Artificial Intelligence

3D surround sensing

6th October 2016
Joe Bush

Josef Stockinger, Sr. Technical Marketing Manager, ADAS, STMicroelectronics, dispels some myths around the current expectations of autonomous driving.

Accident statistics show that 76% of accidents are the fault of drivers, and in 94% of accidents, some human error is involved. Therefore, customers’ expectation is that autonomous cars will make driving safer. Elon Musk claims that Tesla’s “Autopilot” makes driving much safer. On 1st

July BMW, Intel and Mobileye announced their cooperation to target production of a fully autonomous car for 2021. So why does BMW target for 2021 what Tesla already offers in 2016?

There seems to be a basic misunderstanding of what currently available state of the art sensors and autonomous driving systems are built for, and what average customers expect from marketing phrases like Tesla’s “Autopilot”. Current status and improvements coming on sensors, will be discussed in this article.

Levels of autonomous driving
So, what do SAE/NHTSA define as levels of autonomous driving. SAE and NHTSA definitions are similar (chart left). The classifications are differentiated between driving, environment monitoring and the fallback for the automated system.

Tesla’s “Autopliot” is a level 2 system, rendering the marketing phrase “Autopilot” highly debatable. levels 3, 4 and 5 systems must be fail-operational. This needs the system’s sensors to be fail-operational as well, or redundant sensing needs to be available. The sensors need to avoid both false positive and false negative object detections. The sensors of level 1 and level 2 are not fail-operational and accept false negatives.

So what are the currently available sensors for level 1 and level 2 cars and what needs to improve on these for level 3 and higher? For a discussion about sensor axes, the usual car body frame axes land vehicles convention will be used, with x coordinate in the driving direction, y coordinate in the lateral direction, and z coordinate straight upwards - correct info on z is vital for the autonomous driving car.

Sensor types
Short Range Radar Sensors (SRR): These sensors are newly developed and are set to replace ultra-sonic sensors (USS) and will be used in autonomous driving systems. The system is expected to use four SRR at each corner of the car and others optionally. Mainly these SRRs use the radio frequency (RF) 79GHz band (4GHz bandwidth, 4cm x resolution), but current worldwide regulation is still limited to 77GHz (1GHz bandwidth, 20cm x resolution). Two to three transmitters are combined with four receivers in each sensor in one microwave monolithic IC (MMIC).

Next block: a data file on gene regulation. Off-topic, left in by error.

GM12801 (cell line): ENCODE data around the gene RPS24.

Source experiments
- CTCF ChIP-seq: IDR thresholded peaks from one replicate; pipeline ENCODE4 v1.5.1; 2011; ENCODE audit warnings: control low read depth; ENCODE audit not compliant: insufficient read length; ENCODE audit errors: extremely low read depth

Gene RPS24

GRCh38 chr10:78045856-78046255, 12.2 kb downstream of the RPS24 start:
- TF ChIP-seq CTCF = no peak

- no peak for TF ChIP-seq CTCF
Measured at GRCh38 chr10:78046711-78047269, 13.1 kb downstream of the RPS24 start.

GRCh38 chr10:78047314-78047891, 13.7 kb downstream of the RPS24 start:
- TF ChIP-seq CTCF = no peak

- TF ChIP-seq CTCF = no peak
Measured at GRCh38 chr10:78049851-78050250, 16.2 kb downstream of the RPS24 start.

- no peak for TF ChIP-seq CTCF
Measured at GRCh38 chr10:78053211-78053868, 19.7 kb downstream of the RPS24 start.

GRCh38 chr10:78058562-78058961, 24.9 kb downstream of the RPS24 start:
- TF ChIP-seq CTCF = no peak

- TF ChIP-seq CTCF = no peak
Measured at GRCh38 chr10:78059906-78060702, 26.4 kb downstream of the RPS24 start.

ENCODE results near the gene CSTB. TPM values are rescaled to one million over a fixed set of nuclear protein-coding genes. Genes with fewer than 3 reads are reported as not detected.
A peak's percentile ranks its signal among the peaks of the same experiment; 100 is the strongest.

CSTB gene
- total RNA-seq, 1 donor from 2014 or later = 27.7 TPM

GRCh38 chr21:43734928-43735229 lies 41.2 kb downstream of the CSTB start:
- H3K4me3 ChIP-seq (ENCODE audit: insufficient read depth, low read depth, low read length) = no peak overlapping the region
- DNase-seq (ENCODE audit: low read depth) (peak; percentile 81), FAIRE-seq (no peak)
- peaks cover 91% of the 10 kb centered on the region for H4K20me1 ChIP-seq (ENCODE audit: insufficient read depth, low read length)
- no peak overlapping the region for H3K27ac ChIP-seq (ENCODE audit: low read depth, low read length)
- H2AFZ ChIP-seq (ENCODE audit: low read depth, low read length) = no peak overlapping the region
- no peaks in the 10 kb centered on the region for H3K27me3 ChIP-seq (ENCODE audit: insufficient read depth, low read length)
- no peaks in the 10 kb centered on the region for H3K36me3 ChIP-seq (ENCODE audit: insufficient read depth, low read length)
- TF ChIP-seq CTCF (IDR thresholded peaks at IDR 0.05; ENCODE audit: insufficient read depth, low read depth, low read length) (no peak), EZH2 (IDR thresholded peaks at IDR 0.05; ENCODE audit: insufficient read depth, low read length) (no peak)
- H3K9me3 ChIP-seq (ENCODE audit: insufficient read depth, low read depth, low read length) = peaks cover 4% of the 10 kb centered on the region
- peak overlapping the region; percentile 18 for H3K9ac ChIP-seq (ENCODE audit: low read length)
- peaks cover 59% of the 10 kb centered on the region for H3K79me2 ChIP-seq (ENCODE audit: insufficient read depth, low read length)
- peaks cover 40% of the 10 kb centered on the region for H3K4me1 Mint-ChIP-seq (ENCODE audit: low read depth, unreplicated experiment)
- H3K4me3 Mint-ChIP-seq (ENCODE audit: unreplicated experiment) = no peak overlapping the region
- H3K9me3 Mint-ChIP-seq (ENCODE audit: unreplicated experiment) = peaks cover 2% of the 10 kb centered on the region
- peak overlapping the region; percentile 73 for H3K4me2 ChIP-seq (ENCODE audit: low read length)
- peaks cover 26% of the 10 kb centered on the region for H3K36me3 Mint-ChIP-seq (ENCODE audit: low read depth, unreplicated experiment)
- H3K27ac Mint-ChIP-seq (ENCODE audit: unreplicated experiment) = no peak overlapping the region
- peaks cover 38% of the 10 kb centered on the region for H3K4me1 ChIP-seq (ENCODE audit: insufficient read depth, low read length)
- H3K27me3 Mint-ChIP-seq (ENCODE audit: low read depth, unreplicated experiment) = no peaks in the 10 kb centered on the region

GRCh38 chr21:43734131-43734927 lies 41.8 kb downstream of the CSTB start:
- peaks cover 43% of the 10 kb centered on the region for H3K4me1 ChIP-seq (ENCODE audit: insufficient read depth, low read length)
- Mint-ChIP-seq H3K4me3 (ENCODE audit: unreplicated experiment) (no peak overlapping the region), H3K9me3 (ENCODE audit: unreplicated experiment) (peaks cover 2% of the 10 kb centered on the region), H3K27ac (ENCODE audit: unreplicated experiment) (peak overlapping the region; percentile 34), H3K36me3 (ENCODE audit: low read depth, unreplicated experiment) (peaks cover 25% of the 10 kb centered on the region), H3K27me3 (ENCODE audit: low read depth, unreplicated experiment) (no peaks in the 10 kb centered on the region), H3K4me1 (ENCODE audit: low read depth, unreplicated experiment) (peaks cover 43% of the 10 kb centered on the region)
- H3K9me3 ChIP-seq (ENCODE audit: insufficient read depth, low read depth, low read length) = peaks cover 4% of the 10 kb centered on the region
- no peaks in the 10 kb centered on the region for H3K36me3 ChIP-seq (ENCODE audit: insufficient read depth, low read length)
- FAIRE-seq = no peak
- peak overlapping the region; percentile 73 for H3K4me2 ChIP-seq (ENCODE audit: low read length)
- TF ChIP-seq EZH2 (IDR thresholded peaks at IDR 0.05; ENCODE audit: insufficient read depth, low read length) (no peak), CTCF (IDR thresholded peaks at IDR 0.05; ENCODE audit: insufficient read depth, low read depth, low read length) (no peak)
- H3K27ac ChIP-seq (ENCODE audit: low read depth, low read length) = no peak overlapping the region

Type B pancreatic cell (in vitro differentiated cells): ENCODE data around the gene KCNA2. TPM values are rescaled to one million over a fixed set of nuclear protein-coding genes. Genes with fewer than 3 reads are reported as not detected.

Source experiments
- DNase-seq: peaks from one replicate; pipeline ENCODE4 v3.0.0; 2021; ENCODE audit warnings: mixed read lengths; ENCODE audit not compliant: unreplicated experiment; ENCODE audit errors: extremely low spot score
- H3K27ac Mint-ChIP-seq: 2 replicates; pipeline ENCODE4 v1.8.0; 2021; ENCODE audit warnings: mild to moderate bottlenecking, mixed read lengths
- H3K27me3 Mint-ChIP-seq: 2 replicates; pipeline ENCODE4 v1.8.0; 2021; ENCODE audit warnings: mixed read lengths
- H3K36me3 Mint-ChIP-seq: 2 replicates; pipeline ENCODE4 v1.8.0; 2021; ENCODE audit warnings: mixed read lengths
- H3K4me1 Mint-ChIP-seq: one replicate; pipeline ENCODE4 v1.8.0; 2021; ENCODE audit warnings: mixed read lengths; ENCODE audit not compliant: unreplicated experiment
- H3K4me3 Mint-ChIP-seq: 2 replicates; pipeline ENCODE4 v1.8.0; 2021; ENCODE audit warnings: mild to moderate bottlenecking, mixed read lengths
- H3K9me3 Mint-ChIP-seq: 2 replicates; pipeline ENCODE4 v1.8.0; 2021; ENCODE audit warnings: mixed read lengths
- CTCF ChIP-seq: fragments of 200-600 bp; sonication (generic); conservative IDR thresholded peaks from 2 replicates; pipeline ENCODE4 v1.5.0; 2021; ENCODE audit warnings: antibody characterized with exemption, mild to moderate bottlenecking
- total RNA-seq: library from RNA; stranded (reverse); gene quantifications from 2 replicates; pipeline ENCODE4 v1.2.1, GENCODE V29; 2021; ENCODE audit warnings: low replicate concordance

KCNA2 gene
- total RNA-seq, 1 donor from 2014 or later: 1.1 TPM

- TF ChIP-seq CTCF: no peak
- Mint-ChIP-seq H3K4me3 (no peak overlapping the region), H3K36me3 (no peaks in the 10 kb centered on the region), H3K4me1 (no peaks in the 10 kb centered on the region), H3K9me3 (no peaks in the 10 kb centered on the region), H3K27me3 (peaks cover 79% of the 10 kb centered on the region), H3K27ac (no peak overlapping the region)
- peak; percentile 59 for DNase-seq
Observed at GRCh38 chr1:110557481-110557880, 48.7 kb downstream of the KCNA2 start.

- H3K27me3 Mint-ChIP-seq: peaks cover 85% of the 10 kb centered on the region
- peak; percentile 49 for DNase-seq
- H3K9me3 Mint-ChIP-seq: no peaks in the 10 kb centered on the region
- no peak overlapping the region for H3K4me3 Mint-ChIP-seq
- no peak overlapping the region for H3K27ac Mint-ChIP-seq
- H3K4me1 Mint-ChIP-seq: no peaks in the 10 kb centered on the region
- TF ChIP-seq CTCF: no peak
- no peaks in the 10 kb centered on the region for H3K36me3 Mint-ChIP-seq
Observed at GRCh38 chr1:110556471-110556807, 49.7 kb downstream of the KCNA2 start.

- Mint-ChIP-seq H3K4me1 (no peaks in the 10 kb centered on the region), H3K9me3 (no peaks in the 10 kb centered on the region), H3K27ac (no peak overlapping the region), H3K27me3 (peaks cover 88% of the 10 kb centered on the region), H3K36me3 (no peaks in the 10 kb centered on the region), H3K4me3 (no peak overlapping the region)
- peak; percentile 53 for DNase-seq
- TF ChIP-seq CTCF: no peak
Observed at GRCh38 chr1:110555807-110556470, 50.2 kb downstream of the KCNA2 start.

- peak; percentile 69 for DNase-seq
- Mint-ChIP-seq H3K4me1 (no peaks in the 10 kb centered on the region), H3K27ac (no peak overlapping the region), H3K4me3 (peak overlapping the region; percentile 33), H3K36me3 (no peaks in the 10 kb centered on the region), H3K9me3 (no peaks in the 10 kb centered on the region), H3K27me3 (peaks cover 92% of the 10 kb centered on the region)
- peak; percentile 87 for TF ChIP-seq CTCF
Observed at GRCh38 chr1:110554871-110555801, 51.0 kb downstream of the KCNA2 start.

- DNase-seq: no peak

There is debate about integration of the baseband processing into the sensor or to use low voltage differential signaling (LVDS) interfaces like those used for camera systems and centrally process the intermediate frequency data in a central ECU. If the baseband processing is centralised, there is better processing capability available in the ECU and hence flexibility, and the power dissipation inside the radar sensor is reduced.

The development targets of SRR sensors are fail-safe and fail-operational modes, and it seems possible to reach those targets. In a mid-range mode, the SRR sensor may reach up to 80m distance at reduced resolution and increased transmitter power level.

A migration from the current 24GHz MRR to 79GHz MRR is expected. The new 79GHz SRR addresses the vertical dimension (the z axis) with limited resolution. The direct speed measurement is another advantage of any radar-based sensor versus all other sensing technologies.

Long Range Radar Sensors (LRR): Level 2 LRR designs accept false negatives to avoid false positives and are limited to 2D recognition with limited to no vertical resolution.

New LRR designs use similar MMICs like SRR designs. Several of these MMICs can be combined in an LRR to increase horizontal resolution and introduce vertical resolution. To differentiate objects on the lanes with a width of 3.5m at >200m distance, a 0.2°-0.5° horizontal resolution is needed.

With current level 2 LRRs sensors, passing a toll gate or entering a parking lot with height control may activate a short noticeable brake not intended to stop the car (risk of false positive, but to warn the driver). Most of the current LRR can’t measure the z axis so can’t differentiate between the height control metal bar with sufficient overhead clearance (e.g. 2.5m) to allow the car to pass under, and a closed bar (e.g. one metre).

Depending on the speed, a reduced VFoV and a <1.5° (five metre height resolution at 200m) vertical resolution may be preferred. New MMICs offer self-check functions to support the functional safety requirements.

RVC and SVC with 2D ground projection and static/dynamic guiding line overlays have been around for quite some time. New is virtual 3D impression video capability.

Further evolutions of RVC and SVC will use video analytics to allow low speed maneuvering during autonomous level 2 parking. High dynamic range imagers of >130dB are needed to operate in bright sunlight. The latest imager developments can support up to 150dB dynamic range with 24bits image signal processor (ISP) processing to reach 144dB dynamic range. Older RVC/SVC support some 85-105dB only.

During darkness, the image sensor requires a high sensitivity. The current reference is a minimum die illumination of 1mlx at SNR1 with 30fps. The high sensitivity combined with the wide dynamic range is reached by combining large pixels (>10µm² versus <1µm² used for standard image sensors) with the latest imager technology that offers maximum quantum efficiency. Extending the spectral range into the near infrared can further improve the sensitivity in darkness. With SfM (structure from motion) algorithms applied, a moving single camera can generate a high precision full resolution 3D image. Special pixel designs of the latest imagers allow flicker-free videos from LED and laser light in the range from the frame rate, 30Hz to kHz.